WASHINGTON (Dec. 11)
A youthful southern Lebanese specialist in Arab politics told American newsmen here Friday that Jordan has replaced the Palestine Liberation Organization in West Bank considerations.
Fouad Ajami, an assistant professor of politics at Princeton University, said the Arab states resolution in Rabat in 1974 that established the PLO as representing Palestinians everywhere has been “superseded” by events in the Middle East. “The important change in Arab politics,” he said, “is that the PLO now can be pushed aside.” He attributed this largely to the PLO’s disaster in Lebanon and Israel’s refusal to deal with it, which in turn affected U.S. policy.
“King Hussein is back in the game as the trustee of the West Bank and will be the negotiator for the West Bank,” Ajami said at a breakfast meeting with correspondents sponsored by “Foreign Policy” magazine. The PLO is “out,” he contended and this will become apparent within “the next few months.” It is now being “soft-pedaled” in Arab politics. “The PLO knows that,” he said.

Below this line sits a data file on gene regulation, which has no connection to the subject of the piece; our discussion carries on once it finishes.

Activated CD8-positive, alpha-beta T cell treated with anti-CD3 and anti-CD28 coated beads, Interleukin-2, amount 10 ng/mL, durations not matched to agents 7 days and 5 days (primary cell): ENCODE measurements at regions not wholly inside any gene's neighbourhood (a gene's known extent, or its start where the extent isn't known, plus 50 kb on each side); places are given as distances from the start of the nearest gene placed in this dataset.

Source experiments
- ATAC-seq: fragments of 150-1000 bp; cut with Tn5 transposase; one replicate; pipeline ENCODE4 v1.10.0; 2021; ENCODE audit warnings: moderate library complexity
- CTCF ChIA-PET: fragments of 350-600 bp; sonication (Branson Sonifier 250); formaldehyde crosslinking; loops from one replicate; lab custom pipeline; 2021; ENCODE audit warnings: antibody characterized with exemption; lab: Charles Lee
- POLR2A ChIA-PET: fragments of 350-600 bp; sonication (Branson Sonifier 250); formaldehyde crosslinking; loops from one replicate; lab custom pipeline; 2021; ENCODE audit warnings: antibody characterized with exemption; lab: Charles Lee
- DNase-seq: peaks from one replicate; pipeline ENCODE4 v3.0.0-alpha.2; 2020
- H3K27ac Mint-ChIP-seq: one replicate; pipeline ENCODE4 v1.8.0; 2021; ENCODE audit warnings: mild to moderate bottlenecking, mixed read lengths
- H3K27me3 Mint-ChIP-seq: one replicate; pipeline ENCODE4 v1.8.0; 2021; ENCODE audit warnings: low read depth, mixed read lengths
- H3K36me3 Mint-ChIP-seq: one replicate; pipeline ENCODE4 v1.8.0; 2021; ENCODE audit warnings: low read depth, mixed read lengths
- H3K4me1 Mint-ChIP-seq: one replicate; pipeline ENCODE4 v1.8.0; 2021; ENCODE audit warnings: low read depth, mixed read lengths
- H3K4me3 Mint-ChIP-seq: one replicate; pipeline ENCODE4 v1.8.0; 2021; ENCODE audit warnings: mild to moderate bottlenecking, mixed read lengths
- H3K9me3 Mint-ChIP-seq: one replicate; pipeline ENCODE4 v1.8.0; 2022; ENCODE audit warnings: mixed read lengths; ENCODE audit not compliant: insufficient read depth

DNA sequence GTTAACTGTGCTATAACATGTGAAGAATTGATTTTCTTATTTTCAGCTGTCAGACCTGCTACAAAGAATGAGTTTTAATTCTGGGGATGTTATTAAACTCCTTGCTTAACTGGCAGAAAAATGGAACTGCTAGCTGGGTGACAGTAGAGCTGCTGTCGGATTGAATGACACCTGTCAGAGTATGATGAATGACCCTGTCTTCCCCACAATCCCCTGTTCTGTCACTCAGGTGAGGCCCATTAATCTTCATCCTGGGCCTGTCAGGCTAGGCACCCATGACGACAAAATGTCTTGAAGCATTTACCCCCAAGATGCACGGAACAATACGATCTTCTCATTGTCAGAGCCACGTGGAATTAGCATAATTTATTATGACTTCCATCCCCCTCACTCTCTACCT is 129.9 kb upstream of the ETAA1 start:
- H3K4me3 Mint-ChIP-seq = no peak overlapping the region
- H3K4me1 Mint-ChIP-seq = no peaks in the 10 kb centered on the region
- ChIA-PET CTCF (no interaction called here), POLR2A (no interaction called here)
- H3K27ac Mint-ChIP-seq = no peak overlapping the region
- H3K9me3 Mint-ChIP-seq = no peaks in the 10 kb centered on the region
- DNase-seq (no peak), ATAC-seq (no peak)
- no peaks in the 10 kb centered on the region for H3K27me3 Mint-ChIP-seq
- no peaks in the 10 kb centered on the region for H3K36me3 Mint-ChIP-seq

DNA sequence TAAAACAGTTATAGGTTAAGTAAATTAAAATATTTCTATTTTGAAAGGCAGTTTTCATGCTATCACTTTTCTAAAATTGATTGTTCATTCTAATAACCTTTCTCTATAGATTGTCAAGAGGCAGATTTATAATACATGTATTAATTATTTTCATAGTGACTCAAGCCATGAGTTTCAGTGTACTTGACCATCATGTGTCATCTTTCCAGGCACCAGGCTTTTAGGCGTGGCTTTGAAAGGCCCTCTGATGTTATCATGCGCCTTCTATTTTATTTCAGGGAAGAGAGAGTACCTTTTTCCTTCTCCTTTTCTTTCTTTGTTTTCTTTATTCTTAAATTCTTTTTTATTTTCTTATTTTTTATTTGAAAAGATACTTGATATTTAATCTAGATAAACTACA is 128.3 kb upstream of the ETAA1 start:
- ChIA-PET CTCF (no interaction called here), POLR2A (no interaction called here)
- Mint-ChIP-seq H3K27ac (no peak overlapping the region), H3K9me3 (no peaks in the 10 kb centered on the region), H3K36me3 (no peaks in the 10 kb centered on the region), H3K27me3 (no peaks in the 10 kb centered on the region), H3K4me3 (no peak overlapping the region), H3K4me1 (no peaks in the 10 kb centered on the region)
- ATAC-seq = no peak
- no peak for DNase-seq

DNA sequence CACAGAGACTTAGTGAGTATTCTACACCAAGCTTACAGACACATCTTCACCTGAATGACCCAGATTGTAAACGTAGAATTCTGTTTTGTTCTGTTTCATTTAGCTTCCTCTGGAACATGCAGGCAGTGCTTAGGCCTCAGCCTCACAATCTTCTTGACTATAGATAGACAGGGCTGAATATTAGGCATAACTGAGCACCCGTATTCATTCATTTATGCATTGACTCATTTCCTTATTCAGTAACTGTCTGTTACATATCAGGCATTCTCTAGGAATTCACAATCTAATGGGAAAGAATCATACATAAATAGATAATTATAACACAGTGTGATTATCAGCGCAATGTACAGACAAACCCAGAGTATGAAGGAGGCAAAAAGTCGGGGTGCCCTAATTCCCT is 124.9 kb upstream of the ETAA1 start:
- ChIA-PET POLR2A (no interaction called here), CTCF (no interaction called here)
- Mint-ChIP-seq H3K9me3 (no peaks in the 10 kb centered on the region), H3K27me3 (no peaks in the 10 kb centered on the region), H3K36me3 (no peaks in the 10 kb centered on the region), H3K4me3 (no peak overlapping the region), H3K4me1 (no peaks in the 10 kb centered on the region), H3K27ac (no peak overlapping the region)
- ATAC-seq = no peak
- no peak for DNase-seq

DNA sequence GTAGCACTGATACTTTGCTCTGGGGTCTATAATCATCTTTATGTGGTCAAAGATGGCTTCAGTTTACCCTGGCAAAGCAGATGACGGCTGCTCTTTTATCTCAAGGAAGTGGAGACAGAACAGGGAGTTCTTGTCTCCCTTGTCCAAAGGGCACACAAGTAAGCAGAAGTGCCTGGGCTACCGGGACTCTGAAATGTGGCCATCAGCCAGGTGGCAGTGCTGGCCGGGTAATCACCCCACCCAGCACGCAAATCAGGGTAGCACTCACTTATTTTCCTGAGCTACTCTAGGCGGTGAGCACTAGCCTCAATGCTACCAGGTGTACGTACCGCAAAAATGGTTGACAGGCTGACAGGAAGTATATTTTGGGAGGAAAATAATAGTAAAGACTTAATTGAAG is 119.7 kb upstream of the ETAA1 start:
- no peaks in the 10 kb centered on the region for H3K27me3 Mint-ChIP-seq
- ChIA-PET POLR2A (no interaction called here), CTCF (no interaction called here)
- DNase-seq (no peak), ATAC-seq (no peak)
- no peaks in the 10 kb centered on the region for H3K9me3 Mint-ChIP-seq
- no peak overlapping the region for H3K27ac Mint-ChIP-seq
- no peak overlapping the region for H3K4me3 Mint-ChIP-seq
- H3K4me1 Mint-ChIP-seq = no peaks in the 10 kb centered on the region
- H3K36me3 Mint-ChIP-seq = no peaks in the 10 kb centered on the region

Ajami was expanding on his article in the current issue of Foreign Policy in which he held that “a trilateral order” consisting of Syrio, Saudi Arabia and Egypt” has come to prevail in Arab politics” in the wake of the Yom Kippur War. The Arab triangle members are at “different stages of political evolution and no common ideology can establish consensus among them,” but it has “a balance and a logic of its own.”
In his view, “no other group of countries in the Arab world can match the combined influence of those three states,” with the Saudis having the wealth from oil; Egypt the military might and cultural center; and Syria, the militancy for Arab nationalism. Focusing on current developments, Ajami said he believed that should Israel allow Jordan to phase in the West Bank and “do something” on the Golan Heights, such as demilitarization, Syria will be satisfied.